Two suicide bombers who carried out the attacks in Brussels airport and Metro identified as brothers Khalid and Brahim El Bakraou
Authorities in Belgium are searching for a man pictured at the Brussels airport with two apparent suicide bombers after 34 people were killed and more than 200 injured in Tuesday’s terror attacks.
The manhunt comes amid growing suggestions that the bombings of Zaventem airport and the Brussels Metro were the work of the same Islamic State (IS) cell that attacked Paris last year.
IS, which was behind the Paris attacks, also claimed responsibility for the Brussels bombings.
Belgium is in the midst of three days of mourning, and government offices, schools and residents held a moment of silence on Wednesday morning to honour the dead.
They marked the moment in a mood of defiance mixed with anxiety that others involved in the attacks may still be at large.
Police conducted raids overnight and circulated a photo of three men seen at the airport wheeling trollies that presumably contained explosives-filled suitcases.
Belgian state broadcaster RTBF identified two of the attackers as brothers Khalid and Brahim El Bakraoui, and said they are believed to have blown themselves up.
According to the report, which did not say who its sources were, Khalid El Bakraoui had rented an apartment that was raided last week in an operation that led authorities to top Paris attacks suspect Salah Abdeslam.
Brahim El Bakraoui, one of the airport suicide bombers, left a will on a computer found in a bin in a Brussels neighbourhood, according to Belgian federal prosecutor Frederic Van Leeuw.
The note read: “I do not know what to do. I am on the run, people are looking for me everywhere. If I give myself up I will end up in a prison cell.”
The note – described by Belgian authorities as a will – was left on a computer found in a rubbish can in a Brussels neighborhood.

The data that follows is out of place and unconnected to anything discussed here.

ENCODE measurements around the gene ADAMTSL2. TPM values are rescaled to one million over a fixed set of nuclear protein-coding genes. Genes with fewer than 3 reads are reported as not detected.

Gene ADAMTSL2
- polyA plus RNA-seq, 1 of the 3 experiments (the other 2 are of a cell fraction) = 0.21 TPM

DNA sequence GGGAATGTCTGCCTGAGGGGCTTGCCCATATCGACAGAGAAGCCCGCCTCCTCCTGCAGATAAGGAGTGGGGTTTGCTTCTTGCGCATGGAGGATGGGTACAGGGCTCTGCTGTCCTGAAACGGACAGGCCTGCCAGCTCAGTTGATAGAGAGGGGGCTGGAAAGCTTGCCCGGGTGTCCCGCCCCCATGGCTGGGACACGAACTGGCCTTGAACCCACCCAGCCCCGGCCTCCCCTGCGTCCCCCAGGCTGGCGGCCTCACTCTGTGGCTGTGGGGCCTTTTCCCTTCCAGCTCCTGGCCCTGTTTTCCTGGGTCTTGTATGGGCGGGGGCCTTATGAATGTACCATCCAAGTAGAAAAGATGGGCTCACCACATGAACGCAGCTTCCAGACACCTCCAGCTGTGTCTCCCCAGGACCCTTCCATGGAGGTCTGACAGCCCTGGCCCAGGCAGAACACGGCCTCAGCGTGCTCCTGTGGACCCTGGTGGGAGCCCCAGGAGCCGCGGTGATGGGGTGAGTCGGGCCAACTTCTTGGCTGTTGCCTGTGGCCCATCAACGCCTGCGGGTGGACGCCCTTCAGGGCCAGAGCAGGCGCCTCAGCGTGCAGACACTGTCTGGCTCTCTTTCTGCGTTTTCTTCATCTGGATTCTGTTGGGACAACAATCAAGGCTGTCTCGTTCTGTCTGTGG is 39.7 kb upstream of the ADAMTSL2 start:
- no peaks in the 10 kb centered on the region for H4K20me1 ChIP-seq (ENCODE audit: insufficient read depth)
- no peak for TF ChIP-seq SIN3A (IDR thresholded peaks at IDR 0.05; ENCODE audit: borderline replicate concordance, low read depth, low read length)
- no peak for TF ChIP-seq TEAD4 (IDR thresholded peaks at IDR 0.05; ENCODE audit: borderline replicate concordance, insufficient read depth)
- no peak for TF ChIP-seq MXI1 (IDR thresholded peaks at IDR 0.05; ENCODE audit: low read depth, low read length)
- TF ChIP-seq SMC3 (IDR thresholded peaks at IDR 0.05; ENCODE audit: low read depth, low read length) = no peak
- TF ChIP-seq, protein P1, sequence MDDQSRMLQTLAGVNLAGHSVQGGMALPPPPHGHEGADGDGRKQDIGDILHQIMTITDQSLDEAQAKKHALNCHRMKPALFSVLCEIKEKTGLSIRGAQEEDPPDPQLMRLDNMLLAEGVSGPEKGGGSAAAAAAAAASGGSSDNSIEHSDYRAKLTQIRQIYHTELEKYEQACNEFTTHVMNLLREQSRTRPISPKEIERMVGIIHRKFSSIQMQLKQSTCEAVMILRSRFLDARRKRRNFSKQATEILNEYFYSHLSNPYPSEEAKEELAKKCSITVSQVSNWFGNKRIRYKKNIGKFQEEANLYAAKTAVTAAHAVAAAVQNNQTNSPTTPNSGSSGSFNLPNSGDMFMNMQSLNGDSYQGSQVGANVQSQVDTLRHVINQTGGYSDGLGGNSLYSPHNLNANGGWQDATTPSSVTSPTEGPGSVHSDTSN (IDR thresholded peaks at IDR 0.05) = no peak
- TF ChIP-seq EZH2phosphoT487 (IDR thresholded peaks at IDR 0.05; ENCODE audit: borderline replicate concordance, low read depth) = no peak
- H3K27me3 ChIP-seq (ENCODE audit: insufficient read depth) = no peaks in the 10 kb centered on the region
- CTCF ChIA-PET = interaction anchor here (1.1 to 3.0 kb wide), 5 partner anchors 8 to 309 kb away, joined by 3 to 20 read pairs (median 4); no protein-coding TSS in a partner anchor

Mr Van Leeuw told reporters that investigators raided Schaerbeek after the attacks and found a computer in a bin on the street including a note from Brahim El Bakraoui saying he felt increasingly unsafe and feared landing in prison.
The prosecutor also said one person detained in one of the raids remains in custody and is under questioning.
One of the men pictured at the airport is at large. Authorities have not identified him, but Belgian newspaper DH reported that he might be Najim Laachraoui, whom Belgian authorities have been searching for since last week as a suspected accomplice of Abdeslam.
Laachraoui is believed to have made the suicide vests used in the Paris attacks, a French police official said, adding that Laachraoui’s DNA was found on all of the vests as well as in a Brussels apartment where they were made.
Abdeslam was arrested on Friday in the Brussels neighbourhood where he grew up, a rough place with links to several of the attackers who targeted a Paris stadium, rock concert and cafes on November 13. Those attacks killed 130 people.
A Belgian official working on the investigation said that it is a “plausible hypothesis” that Abdeslam was part of the cell linked to the Brussels attack.
French and Belgian authorities have said in recent days that the network behind the Paris attacks was much larger than initially thought – and developments this week suggest the same group could have staged both the Paris and Brussels attacks.
Belgium’s justice minister said on Wednesday that the country will remain at its highest terrorism threat level until further notice. That level means there is a threat of an “imminent” attack.
The airport and several Brussels metro stations remained closed on Wednesday.
Security forces stood guard around the neighbourhood housing the headquarters of European Union institutions, as nervous Brussels residents began returning to school and work under a misty rain.
As befits an international city like Brussels, the foreign minister said the dead collectively held at least 40 nationalities.
“It’s a war that terrorism has declared not only on France and on Europe, but on the world,” French prime minister Manuel Valls told Europe-1 radio.
Mr Valls, who planned to visit Brussels later on Wednesday, urged tougher controls of the EU’s external borders.
“We must be able to face the extension of radical Islamism… that spreads in some of our neighbourhoods and perverts our youth,” he said.